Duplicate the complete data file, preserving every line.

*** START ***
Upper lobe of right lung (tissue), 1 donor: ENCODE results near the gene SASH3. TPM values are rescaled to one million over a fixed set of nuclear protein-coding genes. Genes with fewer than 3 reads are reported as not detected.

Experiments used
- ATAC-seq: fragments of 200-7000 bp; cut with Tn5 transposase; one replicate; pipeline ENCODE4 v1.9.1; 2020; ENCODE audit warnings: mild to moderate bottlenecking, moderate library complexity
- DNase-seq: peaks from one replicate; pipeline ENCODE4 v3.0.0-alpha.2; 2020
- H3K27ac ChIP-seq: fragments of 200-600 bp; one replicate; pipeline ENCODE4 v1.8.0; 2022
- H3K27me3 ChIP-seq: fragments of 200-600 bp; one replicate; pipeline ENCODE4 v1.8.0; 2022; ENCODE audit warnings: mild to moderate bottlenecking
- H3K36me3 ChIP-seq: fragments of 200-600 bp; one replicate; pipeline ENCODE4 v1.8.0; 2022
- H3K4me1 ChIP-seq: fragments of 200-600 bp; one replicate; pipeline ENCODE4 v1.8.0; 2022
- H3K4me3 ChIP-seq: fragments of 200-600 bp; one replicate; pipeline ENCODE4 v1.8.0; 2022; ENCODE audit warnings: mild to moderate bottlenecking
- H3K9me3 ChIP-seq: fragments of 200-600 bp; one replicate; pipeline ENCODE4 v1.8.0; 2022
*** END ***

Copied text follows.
Upper lobe of right lung (tissue), 1 donor: ENCODE results near the gene SASH3. TPM values are rescaled to one million over a fixed set of nuclear protein-coding genes. Genes with fewer than 3 reads are reported as not detected.

Experiments used
- ATAC-seq: fragments of 200-7000 bp; cut with Tn5 transposase; one replicate; pipeline ENCODE4 v1.9.1; 2020; ENCODE audit warnings: mild to moderate bottlenecking, moderate library complexity
- DNase-seq: peaks from one replicate; pipeline ENCODE4 v3.0.0-alpha.2; 2020
- H3K27ac ChIP-seq: fragments of 200-600 bp; one replicate; pipeline ENCODE4 v1.8.0; 2022
- H3K27me3 ChIP-seq: fragments of 200-600 bp; one replicate; pipeline ENCODE4 v1.8.0; 2022; ENCODE audit warnings: mild to moderate bottlenecking
- H3K36me3 ChIP-seq: fragments of 200-600 bp; one replicate; pipeline ENCODE4 v1.8.0; 2022
- H3K4me1 ChIP-seq: fragments of 200-600 bp; one replicate; pipeline ENCODE4 v1.8.0; 2022
- H3K4me3 ChIP-seq: fragments of 200-600 bp; one replicate; pipeline ENCODE4 v1.8.0; 2022; ENCODE audit warnings: mild to moderate bottlenecking
- H3K9me3 ChIP-seq: fragments of 200-600 bp; one replicate; pipeline ENCODE4 v1.8.0; 2022